FOR many in Scotland’s renewable energy industry, Thursday could prove to be a long day in the office.
At 7am National Grid will announce the results of the sealed-bid auction for the new Contracts for Difference (CfDs) mechanism which will subsidise low carbon energy generation projects in the years ahead.
CfDs are a key plank of the UK Government’s sweeping Electricity Market Reforms which aim to decarbonise electricity generation, keep the lights on and minimise bills for consumers.
Under the first auction for the contracts, which will replace the current Renewables Obligation (RO) due to be phased out by 2017, developers of projects based on established technologies such as solar, hydro and wind have submitted bids containing the lowest guaranteed price they would accept per megawatt hour (MWh) of electricity generated. Awards will be made on a technology-neutral basis to the lowest bidders.
According to energy lawyer Michael Murphy of MacRoberts, the change for the industry is “seismic” and could have major implications both for Scotland’s green energy targets and its ability to generate energy.
“I’m not sure that outside of the industry many people realise just how drastic a change this is,” said Murphy.
He said that under the RO subsidy system developers were “pretty much guaranteed” they would get subsidies, provided they ticked certain boxes. “A gold rush was deliberately created so that the country could quickly build expertise and make a headstart under 2020 targets. Now the government has realised it has made quite a good start but it is costing too much money and is introducing a mechanism that will primarily be attractive to the big projects needed to hit the UK’s climate change targets.”
Murphy said the Scottish Government will be more nervous than most about the results this week, warning that “CfDs could be the death knell for its very ambitious targets”.
“They are dead set against new nuclear and are banking everything on the big offshore wind projects getting support under a CfD system, which is effectively a lottery.”
Niall Stuart, chief executive of trade body Scottish Renewables, said it will be a “huge week for the sector”.
“In many ways this week is the culmination of years of changes to the way that the UK supports investment in clean power generation from renewables, nuclear power and carbon capture and storage.”
Stuart said much of the focus would fall on the outcome for offshore wind projects planned off the east coast of Scotland.
“This is effectively a ‘winner takes all’ situation: there’s enough budget to support one or two developments at most, with as many as eight projects potentially submitting bids,” said Stuart. “The outcome of this process will have a critical impact on our target for Scotland to generate the equivalent of 100 per cent of its electricity from renewables by 2020. We need a big chunk of offshore wind to do that, and at the moment we only have one small project in operation, and one with a pre-agreed contract from the UK Government.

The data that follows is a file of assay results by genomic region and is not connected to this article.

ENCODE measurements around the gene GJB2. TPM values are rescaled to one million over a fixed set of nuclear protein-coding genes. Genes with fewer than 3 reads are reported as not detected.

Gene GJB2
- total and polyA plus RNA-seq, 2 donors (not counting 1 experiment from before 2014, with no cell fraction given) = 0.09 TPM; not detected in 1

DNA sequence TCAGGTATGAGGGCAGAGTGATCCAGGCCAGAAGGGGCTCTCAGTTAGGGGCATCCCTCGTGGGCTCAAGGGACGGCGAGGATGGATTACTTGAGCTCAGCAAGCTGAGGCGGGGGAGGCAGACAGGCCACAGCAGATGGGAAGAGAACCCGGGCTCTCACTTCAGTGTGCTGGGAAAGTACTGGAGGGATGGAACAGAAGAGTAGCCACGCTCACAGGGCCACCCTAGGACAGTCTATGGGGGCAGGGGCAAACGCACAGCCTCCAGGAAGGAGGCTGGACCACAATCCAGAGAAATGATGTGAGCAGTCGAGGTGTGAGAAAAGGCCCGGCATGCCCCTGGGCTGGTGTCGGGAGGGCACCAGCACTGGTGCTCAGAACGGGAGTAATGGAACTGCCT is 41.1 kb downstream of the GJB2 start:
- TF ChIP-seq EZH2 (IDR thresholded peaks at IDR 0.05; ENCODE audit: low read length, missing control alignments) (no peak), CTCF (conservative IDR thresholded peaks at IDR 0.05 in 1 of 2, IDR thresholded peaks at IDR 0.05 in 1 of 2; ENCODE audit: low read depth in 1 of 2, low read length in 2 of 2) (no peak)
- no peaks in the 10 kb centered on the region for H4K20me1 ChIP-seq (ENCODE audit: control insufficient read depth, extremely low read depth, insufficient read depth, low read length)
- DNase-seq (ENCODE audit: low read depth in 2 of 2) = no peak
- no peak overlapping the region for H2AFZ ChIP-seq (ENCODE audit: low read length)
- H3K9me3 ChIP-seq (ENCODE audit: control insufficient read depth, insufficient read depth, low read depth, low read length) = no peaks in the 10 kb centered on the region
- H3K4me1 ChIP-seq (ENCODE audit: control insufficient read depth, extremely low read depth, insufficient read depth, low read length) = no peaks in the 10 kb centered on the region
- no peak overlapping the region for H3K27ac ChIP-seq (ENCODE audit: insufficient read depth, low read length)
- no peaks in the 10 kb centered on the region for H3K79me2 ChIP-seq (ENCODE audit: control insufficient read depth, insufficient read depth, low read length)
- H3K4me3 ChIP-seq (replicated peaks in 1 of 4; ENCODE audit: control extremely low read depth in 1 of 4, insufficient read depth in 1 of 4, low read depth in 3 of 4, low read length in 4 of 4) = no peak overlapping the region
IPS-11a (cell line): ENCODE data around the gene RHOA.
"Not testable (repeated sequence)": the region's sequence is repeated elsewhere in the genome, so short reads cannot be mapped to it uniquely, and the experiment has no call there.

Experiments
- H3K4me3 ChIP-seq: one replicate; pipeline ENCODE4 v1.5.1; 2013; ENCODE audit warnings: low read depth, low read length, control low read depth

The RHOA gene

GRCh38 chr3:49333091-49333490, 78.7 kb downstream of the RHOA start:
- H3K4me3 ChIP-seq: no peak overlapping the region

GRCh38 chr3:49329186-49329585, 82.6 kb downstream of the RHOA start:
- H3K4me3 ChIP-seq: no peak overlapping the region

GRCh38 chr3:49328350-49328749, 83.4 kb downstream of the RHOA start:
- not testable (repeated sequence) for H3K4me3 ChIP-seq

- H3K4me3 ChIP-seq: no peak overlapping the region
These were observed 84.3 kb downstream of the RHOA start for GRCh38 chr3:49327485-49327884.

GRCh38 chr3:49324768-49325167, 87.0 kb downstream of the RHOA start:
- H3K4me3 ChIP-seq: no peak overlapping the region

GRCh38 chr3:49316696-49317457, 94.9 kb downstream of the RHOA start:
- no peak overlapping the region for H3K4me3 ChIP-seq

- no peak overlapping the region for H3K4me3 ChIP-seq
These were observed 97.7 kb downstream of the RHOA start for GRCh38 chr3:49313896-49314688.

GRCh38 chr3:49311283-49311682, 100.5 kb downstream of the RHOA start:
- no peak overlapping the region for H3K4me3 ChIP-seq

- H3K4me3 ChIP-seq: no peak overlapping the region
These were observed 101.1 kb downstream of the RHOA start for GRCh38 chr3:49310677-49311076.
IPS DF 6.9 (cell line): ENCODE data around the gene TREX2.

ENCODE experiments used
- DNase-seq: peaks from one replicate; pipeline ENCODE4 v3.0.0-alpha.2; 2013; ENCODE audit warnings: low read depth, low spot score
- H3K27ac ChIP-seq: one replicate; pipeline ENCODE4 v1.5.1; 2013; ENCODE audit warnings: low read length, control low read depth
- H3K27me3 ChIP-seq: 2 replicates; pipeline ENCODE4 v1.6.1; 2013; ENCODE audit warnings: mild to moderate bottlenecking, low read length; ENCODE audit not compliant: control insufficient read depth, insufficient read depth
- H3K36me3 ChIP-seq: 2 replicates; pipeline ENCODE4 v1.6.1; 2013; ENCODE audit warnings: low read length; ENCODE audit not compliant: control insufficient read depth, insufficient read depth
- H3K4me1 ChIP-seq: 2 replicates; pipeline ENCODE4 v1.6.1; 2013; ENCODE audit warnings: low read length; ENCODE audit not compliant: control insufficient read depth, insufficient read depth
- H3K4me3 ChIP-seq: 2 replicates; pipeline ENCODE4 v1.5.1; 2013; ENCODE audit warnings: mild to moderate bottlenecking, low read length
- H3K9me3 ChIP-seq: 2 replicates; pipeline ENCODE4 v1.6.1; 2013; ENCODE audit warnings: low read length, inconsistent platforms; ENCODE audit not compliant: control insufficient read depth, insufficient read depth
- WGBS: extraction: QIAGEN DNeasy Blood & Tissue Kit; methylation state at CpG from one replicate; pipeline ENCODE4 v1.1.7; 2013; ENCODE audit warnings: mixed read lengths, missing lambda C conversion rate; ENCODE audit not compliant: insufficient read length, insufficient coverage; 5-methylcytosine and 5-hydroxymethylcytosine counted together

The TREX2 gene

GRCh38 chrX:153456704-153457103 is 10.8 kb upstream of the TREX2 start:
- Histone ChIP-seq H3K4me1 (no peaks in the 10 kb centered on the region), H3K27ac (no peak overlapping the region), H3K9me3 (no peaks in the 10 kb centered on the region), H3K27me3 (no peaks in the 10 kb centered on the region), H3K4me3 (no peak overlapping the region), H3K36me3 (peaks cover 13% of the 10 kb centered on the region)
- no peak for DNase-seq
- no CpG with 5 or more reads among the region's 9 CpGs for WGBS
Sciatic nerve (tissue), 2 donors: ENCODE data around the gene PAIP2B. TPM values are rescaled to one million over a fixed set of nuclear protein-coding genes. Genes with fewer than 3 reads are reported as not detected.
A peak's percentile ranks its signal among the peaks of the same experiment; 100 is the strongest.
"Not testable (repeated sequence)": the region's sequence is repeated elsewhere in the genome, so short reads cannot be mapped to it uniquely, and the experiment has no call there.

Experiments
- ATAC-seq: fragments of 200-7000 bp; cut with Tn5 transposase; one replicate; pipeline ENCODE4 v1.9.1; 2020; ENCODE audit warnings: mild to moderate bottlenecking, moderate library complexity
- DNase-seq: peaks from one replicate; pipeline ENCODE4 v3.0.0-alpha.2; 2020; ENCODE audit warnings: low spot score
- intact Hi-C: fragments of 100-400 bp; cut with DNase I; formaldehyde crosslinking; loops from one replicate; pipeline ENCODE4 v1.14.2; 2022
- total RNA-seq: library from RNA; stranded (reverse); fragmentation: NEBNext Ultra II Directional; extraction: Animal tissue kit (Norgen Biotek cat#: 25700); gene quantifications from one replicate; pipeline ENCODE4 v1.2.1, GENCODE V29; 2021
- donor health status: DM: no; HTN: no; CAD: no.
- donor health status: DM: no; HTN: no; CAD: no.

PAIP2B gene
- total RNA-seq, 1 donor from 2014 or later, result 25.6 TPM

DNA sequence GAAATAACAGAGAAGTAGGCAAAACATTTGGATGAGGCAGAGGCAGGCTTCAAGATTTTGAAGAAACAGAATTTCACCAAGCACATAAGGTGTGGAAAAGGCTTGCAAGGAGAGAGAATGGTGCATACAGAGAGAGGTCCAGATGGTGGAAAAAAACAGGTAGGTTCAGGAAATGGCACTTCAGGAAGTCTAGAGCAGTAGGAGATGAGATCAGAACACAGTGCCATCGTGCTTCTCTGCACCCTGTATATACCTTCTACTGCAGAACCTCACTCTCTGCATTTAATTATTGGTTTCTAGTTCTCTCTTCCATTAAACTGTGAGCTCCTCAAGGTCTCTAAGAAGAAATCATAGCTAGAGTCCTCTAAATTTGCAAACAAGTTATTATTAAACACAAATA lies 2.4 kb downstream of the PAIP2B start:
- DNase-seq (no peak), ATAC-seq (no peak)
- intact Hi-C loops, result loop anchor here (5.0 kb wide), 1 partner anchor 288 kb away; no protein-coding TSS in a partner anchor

“Together they only form about a quarter of the capacity we probably need to hit the overall target so we need to see more projects coming through if we are to make it.”
At an industry conference in Aberdeen last month, Scottish energy minister Fergus Ewing expressed confidence that at least one Scottish offshore project would be successful in the auction, although he was critical of how little influence Holyrood has over the process.
“It is not right that we in Scotland have such a limited say in how Scottish taxpayers’ money is spent, given that there is such strong support for renewables in Scotland, but I am sure we will have a favourable result in this auction,” he said.
While developers who are unsuccessful in this round will be able to bid again in the next round, which opens this autumn, David Bone, head of energy and natural resources at Harper Macleod, said that would not be without difficulties, particularly for offshore projects.
“They would have to try to keep their project on track – and people employed – until they can bid again in October 2015, with no guarantee that they will be successful second time around,” he said.
Keith Patterson of Brodies – which has a number of clients bidding in the first CfD round – said that although it would be a “nervous time” for developers looking to get projects started in the months ahead, the outcome would also have an impact on sentiment for long-term investment in the sector.
“It will be interesting to see what the continued appetite of developers is beyond the next three or four CfD auctions,” Patterson said. “At the moment, it looks like quite a risk for them as it is difficult to assess whether projects will be viable.”
Although Thursday’s announcement will give the green light to some projects, Bone said the uncertainty which has surrounded the process was set to continue. “Even after Thursday there may be more questions than answers as the Department of Energy & Climate Change will publish only basic information on the successful bids, and no information at all on unsuccessful projects,” he said.
“There have already been a lot of changes to the CfD process and the amounts of money available in the various pots as the process has been refined and it remains to be seen whether future governments, of whatever colour, can provide the industry with the confidence that sufficient money will be available to meet existing targets and those that still need to be set, to allow the industry to move forward with assurance beyond 2020.”
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